Under One Roof

Diebold dramatically reduced costs and streamlined operations by consolidating four separate operations into a single facility.

Diebold Inc., based in Canton, Ohio, is known as a supplier of ATMs, security services and software. But there's more to Diebold than just moving money.

Few consumers know, for example, about Diebold's business-to-business offerings, which include refurbishing and remarketing ATMs as trade-in units for financial institutions. These services are managed by Diebold Global Asset Management Services (DGAMS), a division of the company.

Earlier this year, the responsibilities of DGAMS were expanded to include monitoring, tracking, reprocessing and disposition of canceled sales orders as well as refurbishing of customer-owned inventory. The current space that DGAMS occupied couldn't accommodate the additional business demands, so Diebold began a facility expansion project.

Instead of simply moving the DGAMS operation into a larger facility to meet its increasing needs, Diebold used the expansion as a strategic opportunity to decrease operating costs, reduce transportation spending, minimize multiple handling and optimize workforce assets across the entire organization.

“Most companies don't look at the strategic benefit of a new facility other than location,” says John Simon, vice president of customer finance and asset management services. “We looked at the new facility as a way to optimize the use of our number-one asset: our people.”

This philosophy is not new to Diebold. In 2004, the company combined its repair center in Seville, Ohio, with its DC in Mogadore, Ohio. (See MHM's articles, “Moving On Up,” “Using the Right Tools” and “Warehouse Moving Day”). This eliminated 35 miles of travel between the facilities and decreased response time on critical breakdowns from two to three days to same day.

Corporate management concluded it could optimize resources once again by consolidating four separate operating groups into one facility that would function as a return center. Inventory from DGAMS and the company's logistics division, Global Service Logistics (GSL), would be consolidated and moved to the return center. These two divisions would join the company's customer finance operation and PC Resources, a computer lab that supports the software and hardware needs of Diebold associates.

Site Selection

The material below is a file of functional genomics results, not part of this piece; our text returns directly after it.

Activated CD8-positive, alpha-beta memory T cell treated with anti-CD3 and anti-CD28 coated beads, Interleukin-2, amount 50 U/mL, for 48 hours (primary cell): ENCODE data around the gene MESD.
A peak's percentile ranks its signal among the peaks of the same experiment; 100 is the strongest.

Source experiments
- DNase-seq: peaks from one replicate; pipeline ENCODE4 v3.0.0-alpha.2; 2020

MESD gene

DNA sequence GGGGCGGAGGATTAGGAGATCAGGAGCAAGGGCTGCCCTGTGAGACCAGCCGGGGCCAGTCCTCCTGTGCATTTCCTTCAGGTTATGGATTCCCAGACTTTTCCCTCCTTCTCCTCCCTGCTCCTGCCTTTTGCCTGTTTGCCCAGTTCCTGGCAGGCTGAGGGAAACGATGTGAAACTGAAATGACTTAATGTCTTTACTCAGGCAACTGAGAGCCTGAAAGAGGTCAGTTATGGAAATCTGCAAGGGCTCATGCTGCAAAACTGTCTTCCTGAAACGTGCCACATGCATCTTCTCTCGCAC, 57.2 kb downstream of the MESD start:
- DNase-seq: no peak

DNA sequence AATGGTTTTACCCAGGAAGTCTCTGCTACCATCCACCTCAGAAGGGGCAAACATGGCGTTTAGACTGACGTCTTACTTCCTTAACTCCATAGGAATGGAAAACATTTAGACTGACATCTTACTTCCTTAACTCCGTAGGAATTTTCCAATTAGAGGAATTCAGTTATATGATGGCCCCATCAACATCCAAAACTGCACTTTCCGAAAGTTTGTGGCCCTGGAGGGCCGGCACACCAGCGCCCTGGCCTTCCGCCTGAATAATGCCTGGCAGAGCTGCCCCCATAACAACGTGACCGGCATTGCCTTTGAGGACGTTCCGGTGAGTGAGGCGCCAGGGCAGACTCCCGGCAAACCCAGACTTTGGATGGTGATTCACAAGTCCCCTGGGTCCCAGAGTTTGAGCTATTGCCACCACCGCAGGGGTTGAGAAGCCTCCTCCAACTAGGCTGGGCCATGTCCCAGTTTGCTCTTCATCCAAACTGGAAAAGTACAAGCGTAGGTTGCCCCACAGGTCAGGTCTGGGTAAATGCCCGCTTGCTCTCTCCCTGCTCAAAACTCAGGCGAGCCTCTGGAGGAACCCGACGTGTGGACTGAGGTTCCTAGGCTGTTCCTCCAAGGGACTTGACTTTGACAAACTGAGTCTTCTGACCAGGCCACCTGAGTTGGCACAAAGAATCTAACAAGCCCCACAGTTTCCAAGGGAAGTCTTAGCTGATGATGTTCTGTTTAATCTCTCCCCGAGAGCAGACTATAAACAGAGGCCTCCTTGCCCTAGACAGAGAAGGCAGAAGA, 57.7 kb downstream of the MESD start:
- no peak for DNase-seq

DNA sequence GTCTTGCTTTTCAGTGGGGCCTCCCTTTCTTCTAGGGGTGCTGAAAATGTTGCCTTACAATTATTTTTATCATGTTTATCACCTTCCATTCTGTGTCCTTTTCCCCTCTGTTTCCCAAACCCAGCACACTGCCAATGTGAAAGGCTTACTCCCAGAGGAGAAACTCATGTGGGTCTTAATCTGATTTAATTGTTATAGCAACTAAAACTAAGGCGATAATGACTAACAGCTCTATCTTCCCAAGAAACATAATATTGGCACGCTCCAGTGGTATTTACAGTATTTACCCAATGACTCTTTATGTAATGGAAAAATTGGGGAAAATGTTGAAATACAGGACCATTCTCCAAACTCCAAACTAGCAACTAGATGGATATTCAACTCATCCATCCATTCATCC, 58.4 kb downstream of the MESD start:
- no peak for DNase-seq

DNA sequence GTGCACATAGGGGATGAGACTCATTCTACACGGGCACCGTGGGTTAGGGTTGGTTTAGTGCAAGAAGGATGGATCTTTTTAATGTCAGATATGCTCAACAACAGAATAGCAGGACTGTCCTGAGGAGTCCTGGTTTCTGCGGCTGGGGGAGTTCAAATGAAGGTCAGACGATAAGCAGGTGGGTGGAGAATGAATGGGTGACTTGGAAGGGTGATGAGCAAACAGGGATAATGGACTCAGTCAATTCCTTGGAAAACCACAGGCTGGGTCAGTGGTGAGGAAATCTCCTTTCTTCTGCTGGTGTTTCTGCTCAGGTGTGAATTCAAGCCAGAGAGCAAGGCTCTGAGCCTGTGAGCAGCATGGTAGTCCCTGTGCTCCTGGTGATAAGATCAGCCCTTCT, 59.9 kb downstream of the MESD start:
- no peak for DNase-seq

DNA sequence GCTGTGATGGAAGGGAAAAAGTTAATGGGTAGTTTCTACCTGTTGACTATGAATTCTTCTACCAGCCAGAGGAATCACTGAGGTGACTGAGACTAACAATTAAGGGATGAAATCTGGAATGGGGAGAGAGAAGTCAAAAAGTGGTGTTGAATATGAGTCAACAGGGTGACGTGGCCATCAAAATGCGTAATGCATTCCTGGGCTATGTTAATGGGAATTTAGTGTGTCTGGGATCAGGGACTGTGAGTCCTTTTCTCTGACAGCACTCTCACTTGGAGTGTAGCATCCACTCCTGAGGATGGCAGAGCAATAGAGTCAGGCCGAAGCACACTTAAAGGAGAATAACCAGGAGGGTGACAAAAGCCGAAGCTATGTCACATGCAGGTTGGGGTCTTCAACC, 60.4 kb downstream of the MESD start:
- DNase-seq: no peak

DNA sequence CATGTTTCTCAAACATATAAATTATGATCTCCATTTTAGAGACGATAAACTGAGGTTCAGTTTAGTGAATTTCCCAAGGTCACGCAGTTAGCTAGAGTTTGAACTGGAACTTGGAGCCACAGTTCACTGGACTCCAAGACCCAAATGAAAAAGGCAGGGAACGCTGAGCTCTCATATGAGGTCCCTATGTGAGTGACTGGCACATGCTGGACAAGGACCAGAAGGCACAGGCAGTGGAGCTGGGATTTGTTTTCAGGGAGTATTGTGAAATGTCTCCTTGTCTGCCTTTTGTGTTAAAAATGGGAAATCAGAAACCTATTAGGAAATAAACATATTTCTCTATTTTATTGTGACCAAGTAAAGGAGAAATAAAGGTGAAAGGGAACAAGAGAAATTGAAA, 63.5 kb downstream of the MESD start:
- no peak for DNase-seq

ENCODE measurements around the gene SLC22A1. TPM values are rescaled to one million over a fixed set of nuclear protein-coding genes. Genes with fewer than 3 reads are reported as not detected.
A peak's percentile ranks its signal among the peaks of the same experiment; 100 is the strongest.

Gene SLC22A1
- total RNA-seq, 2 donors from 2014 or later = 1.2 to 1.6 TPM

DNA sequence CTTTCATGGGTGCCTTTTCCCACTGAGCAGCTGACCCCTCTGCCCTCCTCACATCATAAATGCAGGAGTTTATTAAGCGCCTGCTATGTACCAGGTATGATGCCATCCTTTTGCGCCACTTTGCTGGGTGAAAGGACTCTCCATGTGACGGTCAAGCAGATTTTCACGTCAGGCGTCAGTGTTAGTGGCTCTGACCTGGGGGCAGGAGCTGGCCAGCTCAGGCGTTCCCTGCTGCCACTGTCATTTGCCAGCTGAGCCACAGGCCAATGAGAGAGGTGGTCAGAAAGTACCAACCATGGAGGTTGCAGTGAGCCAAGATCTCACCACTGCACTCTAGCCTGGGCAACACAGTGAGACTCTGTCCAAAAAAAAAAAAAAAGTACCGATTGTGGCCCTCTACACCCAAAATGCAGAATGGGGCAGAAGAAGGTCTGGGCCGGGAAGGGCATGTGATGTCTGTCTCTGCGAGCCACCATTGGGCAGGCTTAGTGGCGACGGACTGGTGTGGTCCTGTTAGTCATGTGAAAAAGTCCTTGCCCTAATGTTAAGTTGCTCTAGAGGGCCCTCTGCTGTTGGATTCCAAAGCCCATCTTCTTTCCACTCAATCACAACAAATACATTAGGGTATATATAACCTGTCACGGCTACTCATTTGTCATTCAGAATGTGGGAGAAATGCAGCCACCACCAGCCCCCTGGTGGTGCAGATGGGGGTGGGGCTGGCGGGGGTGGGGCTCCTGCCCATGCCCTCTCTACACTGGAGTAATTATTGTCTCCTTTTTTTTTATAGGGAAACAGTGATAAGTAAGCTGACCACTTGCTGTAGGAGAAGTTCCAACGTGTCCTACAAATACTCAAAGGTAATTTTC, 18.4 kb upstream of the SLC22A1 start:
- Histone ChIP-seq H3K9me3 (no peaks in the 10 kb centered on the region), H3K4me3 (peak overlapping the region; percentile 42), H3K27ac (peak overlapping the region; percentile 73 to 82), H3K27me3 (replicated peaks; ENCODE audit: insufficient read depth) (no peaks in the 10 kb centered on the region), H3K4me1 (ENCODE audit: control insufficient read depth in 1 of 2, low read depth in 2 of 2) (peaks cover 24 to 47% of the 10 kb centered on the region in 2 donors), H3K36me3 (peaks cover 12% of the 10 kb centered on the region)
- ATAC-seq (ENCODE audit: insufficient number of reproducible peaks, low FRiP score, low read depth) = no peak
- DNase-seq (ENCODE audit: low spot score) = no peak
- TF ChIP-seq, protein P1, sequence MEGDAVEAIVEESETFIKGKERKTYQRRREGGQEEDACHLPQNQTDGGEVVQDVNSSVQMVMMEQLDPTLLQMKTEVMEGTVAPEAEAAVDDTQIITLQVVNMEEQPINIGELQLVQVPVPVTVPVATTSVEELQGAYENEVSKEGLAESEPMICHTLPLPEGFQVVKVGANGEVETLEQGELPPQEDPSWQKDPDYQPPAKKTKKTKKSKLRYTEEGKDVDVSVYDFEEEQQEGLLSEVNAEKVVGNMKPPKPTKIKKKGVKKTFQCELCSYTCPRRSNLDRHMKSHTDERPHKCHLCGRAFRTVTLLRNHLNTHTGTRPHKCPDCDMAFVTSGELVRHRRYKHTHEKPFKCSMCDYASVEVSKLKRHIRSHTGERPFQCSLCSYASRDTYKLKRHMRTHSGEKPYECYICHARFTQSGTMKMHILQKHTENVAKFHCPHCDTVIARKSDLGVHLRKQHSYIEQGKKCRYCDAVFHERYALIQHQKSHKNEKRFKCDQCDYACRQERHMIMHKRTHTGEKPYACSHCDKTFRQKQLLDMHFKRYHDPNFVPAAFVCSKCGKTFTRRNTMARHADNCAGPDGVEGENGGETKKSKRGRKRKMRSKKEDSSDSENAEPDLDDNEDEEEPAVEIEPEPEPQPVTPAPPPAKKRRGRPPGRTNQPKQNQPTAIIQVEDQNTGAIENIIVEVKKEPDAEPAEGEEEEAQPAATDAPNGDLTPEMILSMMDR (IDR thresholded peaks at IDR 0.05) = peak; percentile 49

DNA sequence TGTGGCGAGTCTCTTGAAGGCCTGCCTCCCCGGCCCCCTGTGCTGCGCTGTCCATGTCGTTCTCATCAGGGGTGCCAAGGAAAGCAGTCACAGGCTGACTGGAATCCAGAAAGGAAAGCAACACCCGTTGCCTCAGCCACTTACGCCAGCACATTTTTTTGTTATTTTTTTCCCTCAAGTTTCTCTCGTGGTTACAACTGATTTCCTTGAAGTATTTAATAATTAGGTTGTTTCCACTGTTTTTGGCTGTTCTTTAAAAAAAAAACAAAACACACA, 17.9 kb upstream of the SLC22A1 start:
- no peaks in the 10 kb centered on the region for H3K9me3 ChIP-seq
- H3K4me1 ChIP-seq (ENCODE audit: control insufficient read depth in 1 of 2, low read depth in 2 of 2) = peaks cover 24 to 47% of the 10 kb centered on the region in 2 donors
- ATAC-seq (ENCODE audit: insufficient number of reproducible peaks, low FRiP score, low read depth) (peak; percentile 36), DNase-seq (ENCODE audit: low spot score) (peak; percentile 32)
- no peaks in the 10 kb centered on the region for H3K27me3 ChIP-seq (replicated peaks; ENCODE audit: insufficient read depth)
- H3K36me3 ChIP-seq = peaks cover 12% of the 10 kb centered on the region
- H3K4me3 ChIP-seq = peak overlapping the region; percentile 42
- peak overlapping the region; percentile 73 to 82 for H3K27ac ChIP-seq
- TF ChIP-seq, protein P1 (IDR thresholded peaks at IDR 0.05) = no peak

Diebold enlisted the help of Akron, Ohio-based Trommer & Associates, a firm offering manufacturing and distribution center planning services, for the entire project, from initial planning and site selection to facility design, material handling equipment selection and final implementation.

Consolidating operations that were spread out in different locations proved to be a difficult task, both in terms of site selection and the actual move. First, the building had to be in the Canton area to allow the company access to the region's 2,000 Diebold employees as well as to avoid relocating personnel. Second, the facility had to be large enough to combine operations and inventories of four locations as well as accommodate special projects, such as assembling ATM upgrade kits for customers, explains Don Kuzma, president of Trommer & Associates.

And, finally, the building had to accommodate multiple operations. “A standard, big-box facility would not have met our needs,” Simon points out.

After considering several sites, the project team selected a building that happened to be owned by Diebold's current landlord and 3PL service provider. “The landlord was receiving, evaluating, tearing down, scrapping and storing ATMs for the DGAMS division,” Kuzma says. But it also provided logistics services to other companies, so the selected site contained inventory from multiple clients. Diebold and its 3PL agreed to swap buildings, so the landlord moved its operations into the building Diebold was vacating.

In May 2009, the two companies began the process of relocating their operations and inventory. There were five moves that took a total of seven weeks to complete. Trommer & Associates used proprietary software to evaluate Diebold's needs based on volumes and capacities and planned the height, width and layout requirements of the racks, which had to store ATMs weighing up to 2,000 pounds each. The firm also helped coordinate the moves between the two companies.

“This was an aggressive project that included office demolition and rebuilding new offices, adding power and data lines, moving every existing piece of pallet rack and supplementing them with new purchased material and components from three other facilities,” says Kuzma. “All of this had to happen while Diebold and its 3PL went on with their day-to-day business while trading buildings. It is a tribute to the quality of people at both companies that the project met all of Diebold's deadlines and expectations.”